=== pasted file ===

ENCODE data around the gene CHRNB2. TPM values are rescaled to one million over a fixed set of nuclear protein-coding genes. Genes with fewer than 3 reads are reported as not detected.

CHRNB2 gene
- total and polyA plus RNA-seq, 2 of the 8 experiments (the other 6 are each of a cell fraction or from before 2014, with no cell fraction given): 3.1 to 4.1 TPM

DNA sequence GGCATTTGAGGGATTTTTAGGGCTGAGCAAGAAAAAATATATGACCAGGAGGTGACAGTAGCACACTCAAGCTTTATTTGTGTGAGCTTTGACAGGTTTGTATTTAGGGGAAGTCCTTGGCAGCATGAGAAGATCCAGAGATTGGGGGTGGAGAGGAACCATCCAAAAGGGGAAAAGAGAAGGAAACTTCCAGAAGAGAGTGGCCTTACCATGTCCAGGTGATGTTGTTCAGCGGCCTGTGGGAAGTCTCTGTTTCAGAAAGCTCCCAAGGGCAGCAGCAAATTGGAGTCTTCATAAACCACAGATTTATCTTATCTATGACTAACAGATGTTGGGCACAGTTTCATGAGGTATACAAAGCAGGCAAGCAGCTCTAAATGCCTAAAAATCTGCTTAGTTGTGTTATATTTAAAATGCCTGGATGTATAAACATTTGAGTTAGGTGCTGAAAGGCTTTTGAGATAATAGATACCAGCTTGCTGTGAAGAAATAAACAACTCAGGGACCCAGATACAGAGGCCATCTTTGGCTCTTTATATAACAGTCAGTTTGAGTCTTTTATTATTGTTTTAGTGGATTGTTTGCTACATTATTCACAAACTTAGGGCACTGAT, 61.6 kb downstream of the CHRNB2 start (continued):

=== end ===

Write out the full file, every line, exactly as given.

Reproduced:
ENCODE data around the gene CHRNB2. TPM values are rescaled to one million over a fixed set of nuclear protein-coding genes. Genes with fewer than 3 reads are reported as not detected.

CHRNB2 gene
- total and polyA plus RNA-seq, 2 of the 8 experiments (the other 6 are each of a cell fraction or from before 2014, with no cell fraction given): 3.1 to 4.1 TPM

DNA sequence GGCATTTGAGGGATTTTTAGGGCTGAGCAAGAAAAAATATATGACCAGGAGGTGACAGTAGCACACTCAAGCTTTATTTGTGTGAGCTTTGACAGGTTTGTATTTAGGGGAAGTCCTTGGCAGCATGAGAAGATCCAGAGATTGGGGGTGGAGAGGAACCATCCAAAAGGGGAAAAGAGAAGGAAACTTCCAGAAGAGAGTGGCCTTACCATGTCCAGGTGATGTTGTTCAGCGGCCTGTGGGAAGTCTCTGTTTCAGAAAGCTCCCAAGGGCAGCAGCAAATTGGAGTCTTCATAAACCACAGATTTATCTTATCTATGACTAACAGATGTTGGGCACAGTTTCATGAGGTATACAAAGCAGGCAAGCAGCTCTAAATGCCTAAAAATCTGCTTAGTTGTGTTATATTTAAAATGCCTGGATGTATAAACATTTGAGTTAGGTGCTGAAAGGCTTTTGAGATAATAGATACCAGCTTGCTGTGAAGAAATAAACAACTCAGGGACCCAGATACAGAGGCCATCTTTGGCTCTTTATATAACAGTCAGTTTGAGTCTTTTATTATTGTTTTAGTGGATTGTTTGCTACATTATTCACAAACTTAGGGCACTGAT, 61.6 kb downstream of the CHRNB2 start (continued):